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About jerseyboy

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  1. Sorry if this link is uncool but I'm dying to know more about this on a historic level - https://www.ebay.com/itm/Line-6-James-Tyler-Variax-RH-Made-In-Korea-Sunburst-Electric-Guitar/293163625069?hash=item4441e9ea6d:g:jWoAAOSw99ddQeIB Never mind the sucker who reads and believes "works perfectly" (referring to the mag pickup I suppose?) However the logic bay appears to be nil....
  2. $4k JTV's will be American made. Korean built JTV's street price north of $1k, often much less for GOOD used specimens. I play both Gen 1's (500, 700) and Gen 2 JTV. Each version has their own +/- depending on what you're comparing. No sensible reason trying to make a silk purse from Sow's ear. If you can hand deliver to factory service folks I'd do it in a heartbeat. Since it's working okay on XPS probably ain't nothing terminally wrong.
  3. I don’t know the Katana amp but an experienced guess is their ACOUSTIC setting is probably voiced for under saddle acoustic guitar sensors/pickups. Fishman, Takamine, Ovation, LR Baggs, etc. Probably won’t sound very good with an acoustic Variax model though. Too bad Line6 never got the wisdom of modeling industry accepted acoustic pickup sounds. Models of a plugged in Tak or Ovation would’ve been a useful thing for those of us stuck with only electric amp on many gigs. The prime criteria for Variax acoustic amplification or recording work imho is to use similar stuff as we do for vocals. Essentially a microphone on instrument but without all the feedback. My Helix presets for acoustic amount to very little in the chain. Definitely no amps or speaker models. Comp, verb, EQ, maybe delay/chorus, that’s about it. For conventional amp backlines one of the most important tools for my Variax gig box is the old XPS power supply A/B XLR output box. 1/4” sent to electric guitar stage amp while the XLR goes to a full range monitor and FOH.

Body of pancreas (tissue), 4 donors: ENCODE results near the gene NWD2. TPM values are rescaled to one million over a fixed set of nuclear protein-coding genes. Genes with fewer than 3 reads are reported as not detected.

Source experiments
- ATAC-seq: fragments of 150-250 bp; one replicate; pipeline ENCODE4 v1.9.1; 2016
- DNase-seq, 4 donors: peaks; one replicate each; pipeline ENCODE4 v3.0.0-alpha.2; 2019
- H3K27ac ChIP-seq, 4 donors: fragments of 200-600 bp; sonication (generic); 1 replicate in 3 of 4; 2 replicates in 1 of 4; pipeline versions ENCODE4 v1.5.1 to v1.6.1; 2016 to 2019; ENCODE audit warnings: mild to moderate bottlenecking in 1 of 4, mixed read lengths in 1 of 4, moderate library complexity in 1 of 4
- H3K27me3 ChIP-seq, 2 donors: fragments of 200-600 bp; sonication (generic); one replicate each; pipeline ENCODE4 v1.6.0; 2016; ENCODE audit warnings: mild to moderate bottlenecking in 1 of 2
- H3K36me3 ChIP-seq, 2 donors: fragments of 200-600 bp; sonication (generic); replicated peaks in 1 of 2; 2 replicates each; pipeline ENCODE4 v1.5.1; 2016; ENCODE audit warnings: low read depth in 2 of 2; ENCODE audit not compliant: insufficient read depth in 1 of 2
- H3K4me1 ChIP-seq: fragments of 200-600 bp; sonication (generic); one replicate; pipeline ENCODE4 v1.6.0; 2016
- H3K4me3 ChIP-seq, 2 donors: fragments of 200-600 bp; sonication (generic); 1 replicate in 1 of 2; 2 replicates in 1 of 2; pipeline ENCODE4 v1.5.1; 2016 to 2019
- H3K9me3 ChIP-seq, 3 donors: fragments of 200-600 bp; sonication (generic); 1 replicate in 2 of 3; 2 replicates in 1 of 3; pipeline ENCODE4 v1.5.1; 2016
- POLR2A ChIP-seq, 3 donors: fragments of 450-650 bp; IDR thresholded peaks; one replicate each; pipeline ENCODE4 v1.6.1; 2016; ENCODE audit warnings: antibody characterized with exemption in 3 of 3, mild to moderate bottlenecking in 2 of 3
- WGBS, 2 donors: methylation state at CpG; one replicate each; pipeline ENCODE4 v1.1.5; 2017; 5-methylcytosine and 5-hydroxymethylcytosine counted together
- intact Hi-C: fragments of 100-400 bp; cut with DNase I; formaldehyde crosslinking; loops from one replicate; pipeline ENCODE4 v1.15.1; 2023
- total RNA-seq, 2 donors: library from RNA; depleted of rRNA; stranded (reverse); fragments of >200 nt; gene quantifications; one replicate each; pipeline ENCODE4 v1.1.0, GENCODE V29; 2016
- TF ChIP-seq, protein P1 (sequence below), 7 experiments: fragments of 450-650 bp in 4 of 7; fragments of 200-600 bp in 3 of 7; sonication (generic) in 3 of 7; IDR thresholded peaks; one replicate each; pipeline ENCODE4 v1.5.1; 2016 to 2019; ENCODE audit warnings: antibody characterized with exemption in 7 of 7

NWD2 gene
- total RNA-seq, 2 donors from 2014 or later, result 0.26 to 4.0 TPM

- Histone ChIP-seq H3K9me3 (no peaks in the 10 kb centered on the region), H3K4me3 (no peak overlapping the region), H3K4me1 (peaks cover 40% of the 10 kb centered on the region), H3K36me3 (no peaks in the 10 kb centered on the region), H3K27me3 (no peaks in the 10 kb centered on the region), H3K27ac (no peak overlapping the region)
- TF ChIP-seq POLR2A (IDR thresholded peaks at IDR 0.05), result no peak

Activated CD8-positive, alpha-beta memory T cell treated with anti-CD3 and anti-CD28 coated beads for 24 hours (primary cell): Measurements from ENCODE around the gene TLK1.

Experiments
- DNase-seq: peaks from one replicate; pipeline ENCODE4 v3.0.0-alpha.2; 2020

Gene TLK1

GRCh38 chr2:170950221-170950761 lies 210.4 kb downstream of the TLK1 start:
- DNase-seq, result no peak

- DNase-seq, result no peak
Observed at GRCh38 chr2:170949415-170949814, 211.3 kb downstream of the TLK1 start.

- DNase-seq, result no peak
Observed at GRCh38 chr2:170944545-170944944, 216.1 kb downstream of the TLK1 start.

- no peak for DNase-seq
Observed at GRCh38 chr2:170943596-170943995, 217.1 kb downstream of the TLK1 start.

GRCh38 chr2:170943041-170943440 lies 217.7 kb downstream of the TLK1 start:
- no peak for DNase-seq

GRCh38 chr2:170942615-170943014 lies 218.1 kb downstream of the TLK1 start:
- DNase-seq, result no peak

4. jerseyboy

    Older Variax compatibility

    It's also commonly confused on the Variax message board. People post questions for 1st Gen in the Variax Standard forum all the time. I'm with brother codamedia - 1st Gen, 2nd Gen, hopefully more gens...